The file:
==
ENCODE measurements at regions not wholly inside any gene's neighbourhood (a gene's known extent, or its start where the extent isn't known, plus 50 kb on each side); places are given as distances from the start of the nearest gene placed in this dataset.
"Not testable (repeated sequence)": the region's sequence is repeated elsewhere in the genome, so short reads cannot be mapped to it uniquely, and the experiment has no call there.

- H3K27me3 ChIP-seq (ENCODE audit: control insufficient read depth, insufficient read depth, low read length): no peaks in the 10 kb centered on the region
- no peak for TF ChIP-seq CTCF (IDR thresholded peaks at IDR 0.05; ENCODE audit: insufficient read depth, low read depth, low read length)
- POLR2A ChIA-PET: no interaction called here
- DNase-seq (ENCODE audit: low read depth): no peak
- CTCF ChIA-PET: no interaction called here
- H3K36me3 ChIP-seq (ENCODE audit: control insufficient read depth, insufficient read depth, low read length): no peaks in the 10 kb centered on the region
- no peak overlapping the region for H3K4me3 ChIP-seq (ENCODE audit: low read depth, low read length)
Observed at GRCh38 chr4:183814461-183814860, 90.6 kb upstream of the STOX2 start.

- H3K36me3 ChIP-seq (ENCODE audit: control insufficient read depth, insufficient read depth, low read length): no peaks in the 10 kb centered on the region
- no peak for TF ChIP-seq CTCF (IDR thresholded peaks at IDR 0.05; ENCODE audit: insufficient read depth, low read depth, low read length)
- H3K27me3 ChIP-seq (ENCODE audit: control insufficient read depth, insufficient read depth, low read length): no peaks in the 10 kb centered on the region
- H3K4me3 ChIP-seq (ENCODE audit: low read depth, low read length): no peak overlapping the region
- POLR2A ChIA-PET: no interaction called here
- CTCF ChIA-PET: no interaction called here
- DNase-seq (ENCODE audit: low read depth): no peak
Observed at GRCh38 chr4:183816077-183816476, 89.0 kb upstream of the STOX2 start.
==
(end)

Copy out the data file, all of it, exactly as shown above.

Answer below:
ENCODE measurements at regions not wholly inside any gene's neighbourhood (a gene's known extent, or its start where the extent isn't known, plus 50 kb on each side); places are given as distances from the start of the nearest gene placed in this dataset.
"Not testable (repeated sequence)": the region's sequence is repeated elsewhere in the genome, so short reads cannot be mapped to it uniquely, and the experiment has no call there.

- H3K27me3 ChIP-seq (ENCODE audit: control insufficient read depth, insufficient read depth, low read length): no peaks in the 10 kb centered on the region
- no peak for TF ChIP-seq CTCF (IDR thresholded peaks at IDR 0.05; ENCODE audit: insufficient read depth, low read depth, low read length)
- POLR2A ChIA-PET: no interaction called here
- DNase-seq (ENCODE audit: low read depth): no peak
- CTCF ChIA-PET: no interaction called here
- H3K36me3 ChIP-seq (ENCODE audit: control insufficient read depth, insufficient read depth, low read length): no peaks in the 10 kb centered on the region
- no peak overlapping the region for H3K4me3 ChIP-seq (ENCODE audit: low read depth, low read length)
Observed at GRCh38 chr4:183814461-183814860, 90.6 kb upstream of the STOX2 start.

- H3K36me3 ChIP-seq (ENCODE audit: control insufficient read depth, insufficient read depth, low read length): no peaks in the 10 kb centered on the region
- no peak for TF ChIP-seq CTCF (IDR thresholded peaks at IDR 0.05; ENCODE audit: insufficient read depth, low read depth, low read length)
- H3K27me3 ChIP-seq (ENCODE audit: control insufficient read depth, insufficient read depth, low read length): no peaks in the 10 kb centered on the region
- H3K4me3 ChIP-seq (ENCODE audit: low read depth, low read length): no peak overlapping the region
- POLR2A ChIA-PET: no interaction called here
- CTCF ChIA-PET: no interaction called here
- DNase-seq (ENCODE audit: low read depth): no peak
Observed at GRCh38 chr4:183816077-183816476, 89.0 kb upstream of the STOX2 start.